“Our photos and fingerprints have been sent to all the factories, so we are not able to find jobs anywhere else. Blacklists are hanging in front of the factories,” she said.
Two union leaders in Guatemala were imprisoned January 17–28 for negotiating and signing a collective agreement between the union and the Ministry of Health authorities in 2013. Following a hearing, both union leaders were released on parole but placed under house arrest, pending a final decision.
Union leaders say the arrest of SNTSG activists Luis Alpirez Guzmán and Dora Regina Ruano is part of a sustained attack against unions in Guatemala. Credit: PSI
Luis Alpirez Guzmán, general secretary of the National Union of Health Workers of Guatemala (SNTSG), and Dora Regina Ruano, former SNTSG deputy general secretary, were charged with fraud in signing the collective bargaining agreement between the government and the SNTSG.
The arrest of SNTSG leaders highlights “a sustained attack on collective bargaining, freedom of association and the right to organize,” the Trade Union Confederation of the Americas (TUCA) says in a statement. TUCA is a regional body of the International Trade Union Confederation (ITUC).
The international labor community—including the ITUC, TUCA, Public Services International (PSI), Global Nurses United and the Caribbean Confederation of State Workers—is calling on the Guatemala government to drop all charges against the two union leaders and end the repression and harassment of trade unionists, including the prosecution of workers’ gains through collective bargaining. Although the pact was signed in 2013, it has since been suspended, leaving the workers without a contract.
(You can urge the Guatemala government to ensure justice by taking part in an online campaign spearheaded by PSI.)
Guatemala One of 10 Worst Countries for Workers
The number of trade unionists murdered in Guatemala rose to 90 in 2018 since 2004, according to the ITUC, which in 2018 ranked the country as among the 10 worst for workers. The ITUC says Guatemala’s “pervasive climate of repression, physical violence and intimidation” is “compounded by the government’s failure to provide timely and adequate protection to trade unionists who received death threats and to pursue the many historic cases of murders of trade unionists.”
The AFL-CIO and Guatemala and Honduran trade unions in 2008 first submitted to the U.S. Trade Representative a complaint regarding anti-union violence in Central American Free Trade Agreement (CAFTA). The complaint was heard by an arbitration panel in 2015 following Guatemala’s failure to implement an 18-point enforcement plan to address worker rights violations that was agreed to in 2013.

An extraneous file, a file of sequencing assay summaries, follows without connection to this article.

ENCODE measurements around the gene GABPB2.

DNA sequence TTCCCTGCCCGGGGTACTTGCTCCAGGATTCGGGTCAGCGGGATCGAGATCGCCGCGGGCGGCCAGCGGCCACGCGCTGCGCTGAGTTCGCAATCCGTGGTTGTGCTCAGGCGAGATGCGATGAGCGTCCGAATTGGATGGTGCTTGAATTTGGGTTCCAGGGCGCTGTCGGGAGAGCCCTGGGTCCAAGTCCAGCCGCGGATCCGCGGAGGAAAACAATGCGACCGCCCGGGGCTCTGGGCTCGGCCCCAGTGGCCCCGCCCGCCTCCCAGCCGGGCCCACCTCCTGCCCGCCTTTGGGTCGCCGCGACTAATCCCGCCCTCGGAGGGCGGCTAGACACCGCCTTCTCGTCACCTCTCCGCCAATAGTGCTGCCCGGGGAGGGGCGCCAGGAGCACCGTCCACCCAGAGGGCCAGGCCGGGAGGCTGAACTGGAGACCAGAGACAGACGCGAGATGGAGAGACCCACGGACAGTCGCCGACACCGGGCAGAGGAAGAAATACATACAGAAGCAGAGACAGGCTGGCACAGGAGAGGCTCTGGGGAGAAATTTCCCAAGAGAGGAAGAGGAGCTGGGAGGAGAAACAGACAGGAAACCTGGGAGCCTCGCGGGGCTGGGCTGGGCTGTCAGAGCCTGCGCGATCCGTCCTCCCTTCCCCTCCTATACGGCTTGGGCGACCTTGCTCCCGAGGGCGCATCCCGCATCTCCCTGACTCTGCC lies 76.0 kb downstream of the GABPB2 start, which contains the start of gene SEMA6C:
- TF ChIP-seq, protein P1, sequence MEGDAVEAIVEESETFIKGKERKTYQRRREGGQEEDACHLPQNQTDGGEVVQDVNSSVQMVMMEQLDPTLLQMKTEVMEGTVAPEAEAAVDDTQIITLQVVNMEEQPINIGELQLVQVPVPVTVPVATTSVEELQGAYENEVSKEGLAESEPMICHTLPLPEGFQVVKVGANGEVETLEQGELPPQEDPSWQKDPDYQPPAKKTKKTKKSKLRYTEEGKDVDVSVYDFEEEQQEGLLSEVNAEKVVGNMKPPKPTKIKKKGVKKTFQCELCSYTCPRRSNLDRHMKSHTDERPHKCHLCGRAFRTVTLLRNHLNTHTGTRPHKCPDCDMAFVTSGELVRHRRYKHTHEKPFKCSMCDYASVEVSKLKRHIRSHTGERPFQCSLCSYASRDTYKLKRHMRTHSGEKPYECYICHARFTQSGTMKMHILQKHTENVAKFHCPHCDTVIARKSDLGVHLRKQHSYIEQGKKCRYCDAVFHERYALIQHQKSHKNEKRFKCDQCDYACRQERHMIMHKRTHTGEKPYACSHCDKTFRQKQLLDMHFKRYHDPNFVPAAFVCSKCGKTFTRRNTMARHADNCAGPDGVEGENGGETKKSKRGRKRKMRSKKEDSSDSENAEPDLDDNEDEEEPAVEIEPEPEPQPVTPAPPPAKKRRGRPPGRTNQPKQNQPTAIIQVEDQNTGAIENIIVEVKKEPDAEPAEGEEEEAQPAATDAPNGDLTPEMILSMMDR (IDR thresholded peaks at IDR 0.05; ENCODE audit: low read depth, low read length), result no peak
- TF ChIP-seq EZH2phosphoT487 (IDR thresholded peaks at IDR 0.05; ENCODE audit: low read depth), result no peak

In June 2017, a U.S.-Guatemala CAFTA arbitral panel released its long-delayed decision and ruled against the workers, after the panel hearing the case decided worker rights violations documented in the complaint were not affecting trade. Within three months of the decision, five unionists were shot, two fatally.
The International Labor Organization (ILO) last year closed its six-year investigation of violence against Guatemalan union activists and other freedom of association violations, and called on the government to implement reforms, such as pursuing legislation that adheres to ILO conventions covering freedom of association and the right to form unions, and the right to organize and collectively bargain. Yet workers say with the formal closure of the ILO complaint, it is doubtful
Noting the arrests followed the ILO suspension of its investigation in November, TUCA says the government’s action “seems to indicate a trend toward greater rights violations and an increase in anti-union violence.”
Two union activists were murdered in Guatemala and one in Honduras, while dozens of others were targets of violence—including threats of murder, kidnapping and stalking—over the past year, according to two reports released this week.
In Guatemala, “where the unionization rate is less than 1 percent, intolerance and violence against workers highlights, precisely, the mechanisms of terror to limit and, in many cases, to ignore those rights on the part of employers,” according to the Annual Report on Anti-Union Violence. The report, by the Network of Labor Rights Defenders of Guatemala (REDLG), found two more instances of violence in this reporting year (February 2017–February 2018) than in the previous period.